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How did we suppose it would all pan out?


Did we really think the volatile mix of young men and women deprived of making a living for more than two months—with all physical forms of recreation and entertainment snatched away, except for  alcohol and pot and, of course no church or youth meetings. Did we think that wouldn’t eventually fly to pieces?

Back in the 1960s they used to call it “the long hot summer.”  This time it arrived early. It’s like something out of “The Purge” films, except that it’s not confined to just a single night of anarchy.

Some social scientists call the explosive flesh-eating rot tearing our cities apart this week social unrest. Might as well call a tank of starving piranhas straining against the glass as a live mouse is dangled in front of them “piscine unrest.” Better not call it what it is. 

History engages in ironies. What could be more ironic than thousands assembling peacefully in cities across the country to pray and mourn the almost execution style death of a black man under the color of law by a particularly evil police officer? 

Only to have those exercising their sacred First Amendment rights polluted by hundreds of thugs burning down innocent business owners’ livelihoods, and in some cases causing death—all in the name of fighting a great injustice. Or for some, in the name of getting new flat screen TVs, Gameboys or looting drugs from a pharmacy. That’s at least five people dead in case you’re counting. 

Having those mourning George Floyd’s death mentioned in the same sentence as the destroyers of lives and property is sacrilege. Moreover, in some locations, such as New York City, the looting is being conducted in an organized, almost military way, coordinated using Facebook. How is that a protest of Floyd’s death?

As Shakespeare wrote: “Nothing in his life became him like the leaving it.” Doubtless no one would have heard of George Floyd if he hadn’t been murdered in so public a way. He might have gone through life happily passing 20 dollar counterfeit bills without suffering harm. But now someday historians will have to decide whether to call the year 2020 after Covid-19, Donald Trump, SpaceX or George Floyd. Or maybe, considering who is doing what to whom: The Year of the Rats.

Can anyone doubt that this spring’s protests would not have reached this week’s fever pitch without the toxic atmosphere created by the nationwide coronavirus lockdown—which had only just been loosened slightly when the killing happened? If the murder on video had occurred six months ago there would have been outrage, tears and protests, but on this scale? I doubt it. This is as much the pent up release of steam and frustration by thousands of mostly young people finally freed after three months as it is an expression of outrage at an injustice.

It’s something to do on a Saturday night. Unlike congregating at the beach, you won’t get charged with violating social distancing laws. You might get charged with throwing bottles filled with gasoline at police but you’ll probably escape into the night first.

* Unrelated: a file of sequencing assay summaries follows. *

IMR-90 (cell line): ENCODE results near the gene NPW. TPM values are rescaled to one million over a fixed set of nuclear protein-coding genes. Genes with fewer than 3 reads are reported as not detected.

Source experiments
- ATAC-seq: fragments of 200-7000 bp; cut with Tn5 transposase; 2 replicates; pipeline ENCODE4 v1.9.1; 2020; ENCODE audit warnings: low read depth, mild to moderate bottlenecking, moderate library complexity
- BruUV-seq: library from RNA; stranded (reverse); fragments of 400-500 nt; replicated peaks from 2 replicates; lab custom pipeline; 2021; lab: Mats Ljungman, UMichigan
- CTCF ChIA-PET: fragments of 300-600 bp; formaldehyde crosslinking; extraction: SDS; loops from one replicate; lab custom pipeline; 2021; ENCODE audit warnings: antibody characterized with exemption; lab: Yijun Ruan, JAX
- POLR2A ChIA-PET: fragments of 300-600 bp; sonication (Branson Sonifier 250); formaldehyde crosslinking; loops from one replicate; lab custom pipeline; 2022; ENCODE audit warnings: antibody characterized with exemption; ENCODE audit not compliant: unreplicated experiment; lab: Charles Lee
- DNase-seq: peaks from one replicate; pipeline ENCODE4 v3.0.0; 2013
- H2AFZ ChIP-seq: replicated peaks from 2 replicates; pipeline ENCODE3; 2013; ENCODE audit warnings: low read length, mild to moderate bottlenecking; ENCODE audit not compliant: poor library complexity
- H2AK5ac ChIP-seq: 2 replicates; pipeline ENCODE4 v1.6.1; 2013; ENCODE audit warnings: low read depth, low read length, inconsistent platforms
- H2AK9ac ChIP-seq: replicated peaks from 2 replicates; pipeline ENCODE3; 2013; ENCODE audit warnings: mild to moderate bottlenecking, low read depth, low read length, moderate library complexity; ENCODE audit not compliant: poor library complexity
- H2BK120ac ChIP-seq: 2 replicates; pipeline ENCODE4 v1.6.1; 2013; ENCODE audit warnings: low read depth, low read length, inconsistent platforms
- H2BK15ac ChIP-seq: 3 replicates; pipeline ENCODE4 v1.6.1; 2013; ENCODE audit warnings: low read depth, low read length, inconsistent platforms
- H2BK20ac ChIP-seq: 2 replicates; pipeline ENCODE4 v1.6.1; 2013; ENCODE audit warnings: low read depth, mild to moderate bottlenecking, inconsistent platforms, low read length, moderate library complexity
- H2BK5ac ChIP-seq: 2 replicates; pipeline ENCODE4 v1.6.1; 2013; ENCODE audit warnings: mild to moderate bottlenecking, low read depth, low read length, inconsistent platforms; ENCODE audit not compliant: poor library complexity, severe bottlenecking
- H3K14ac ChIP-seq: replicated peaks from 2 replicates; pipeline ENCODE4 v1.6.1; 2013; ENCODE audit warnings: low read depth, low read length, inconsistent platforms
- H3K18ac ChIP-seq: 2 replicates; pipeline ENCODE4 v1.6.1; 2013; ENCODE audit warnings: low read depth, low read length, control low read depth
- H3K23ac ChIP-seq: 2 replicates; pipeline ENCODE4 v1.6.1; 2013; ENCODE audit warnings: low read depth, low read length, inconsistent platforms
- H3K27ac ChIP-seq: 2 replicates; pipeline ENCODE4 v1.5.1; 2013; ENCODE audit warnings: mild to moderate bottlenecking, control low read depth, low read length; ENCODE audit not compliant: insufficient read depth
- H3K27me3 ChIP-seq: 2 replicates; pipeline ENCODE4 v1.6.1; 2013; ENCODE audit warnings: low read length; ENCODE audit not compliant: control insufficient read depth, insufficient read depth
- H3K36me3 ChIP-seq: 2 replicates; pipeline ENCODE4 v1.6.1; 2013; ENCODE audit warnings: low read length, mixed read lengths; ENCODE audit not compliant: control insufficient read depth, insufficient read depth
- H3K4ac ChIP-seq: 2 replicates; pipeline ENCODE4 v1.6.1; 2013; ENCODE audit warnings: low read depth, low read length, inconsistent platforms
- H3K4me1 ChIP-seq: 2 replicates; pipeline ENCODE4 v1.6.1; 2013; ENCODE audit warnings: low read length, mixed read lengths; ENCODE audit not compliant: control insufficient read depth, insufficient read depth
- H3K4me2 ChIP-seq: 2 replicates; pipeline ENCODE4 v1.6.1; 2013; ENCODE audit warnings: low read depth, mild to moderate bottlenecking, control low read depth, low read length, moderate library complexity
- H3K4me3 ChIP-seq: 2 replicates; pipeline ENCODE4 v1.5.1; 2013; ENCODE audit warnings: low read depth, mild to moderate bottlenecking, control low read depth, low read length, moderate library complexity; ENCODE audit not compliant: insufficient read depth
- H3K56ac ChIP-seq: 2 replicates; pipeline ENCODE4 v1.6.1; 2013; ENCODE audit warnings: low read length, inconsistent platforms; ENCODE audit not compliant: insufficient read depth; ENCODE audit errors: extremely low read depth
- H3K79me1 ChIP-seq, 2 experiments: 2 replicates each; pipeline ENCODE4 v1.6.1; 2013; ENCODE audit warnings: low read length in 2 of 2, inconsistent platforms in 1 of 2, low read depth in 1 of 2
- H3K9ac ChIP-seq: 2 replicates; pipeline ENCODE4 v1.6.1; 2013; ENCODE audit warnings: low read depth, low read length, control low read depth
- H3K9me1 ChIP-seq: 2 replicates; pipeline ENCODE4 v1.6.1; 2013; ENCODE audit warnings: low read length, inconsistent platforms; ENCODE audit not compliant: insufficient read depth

I am sure church parishioners banned from gathering closer than six feet from each other must see the irony of protesters pressed together mixing sweat and microbes unmolested. I’ve yet to see images of cops in military gear handing out citations for failing to practice social distancing.  

As is often the case, those who obey the law are victimized and those who flout it are excused—if not celebrated.

Floyd’s murder is an outrage. I personally wouldn’t mind seeing Derek Chauvin, the cop who leaned on his neck until he died—strung up on a tree limb and his three accomplices whipped in much the same way that dozens of innocent by-standers have been lashed, beaten or robbed in the burning cities. They used to execute witches by piling slabs of rocks on them until they suffocated. How would you like that, Derek? Pretty appropriate, wouldn’t you say?

Of course, that won’t happen, nor should it, but if ever appropriate justice was, well, appropriate, it would be for these so-called police who provided the spark for our nationwide fire.

In Minneapolis police marching through a residential area like an occupying army gave a new meaning to “preserve and protect” when they fired rubber bullets at people who looked out their balconies or porches as the officers approached. “Light ‘em up!” ordered the officer in command as the residents were peppered with projectiles and driven inside. 

No doubt such actions made the residents feel very safe and secure.

Although San Diego County hasn’t been entirely free of this kind of stain, the City of Escondido, with its enlightened policies of community policing, is a bright example that others could learn from.

A different approach

In Escondido, by contrast, Police Chief Ed Varso should be praised for the attitude he and his department have taken about the public protests that took place here. The police set up a barricade to provide a safe space for the demonstrators to gather. That the demonstrators preferred to congregate across the street in front of a local convenience store in no way diminishes the police willingness to bend over backwards to support the demonstrators.

Chief Varso and one of his captains even took the opportunity to cross the street to where the demonstrators were and to “take the knee,” in symbolic support of their message.

On Monday I interviewed Chief Varso about his department and why an incident such as shocked the nation would never happen in Escondido. Check it out on the front page.

*Note: Opinions expressed by columnists and letter writers are those of the writers and not necessarily those of the newspaper.

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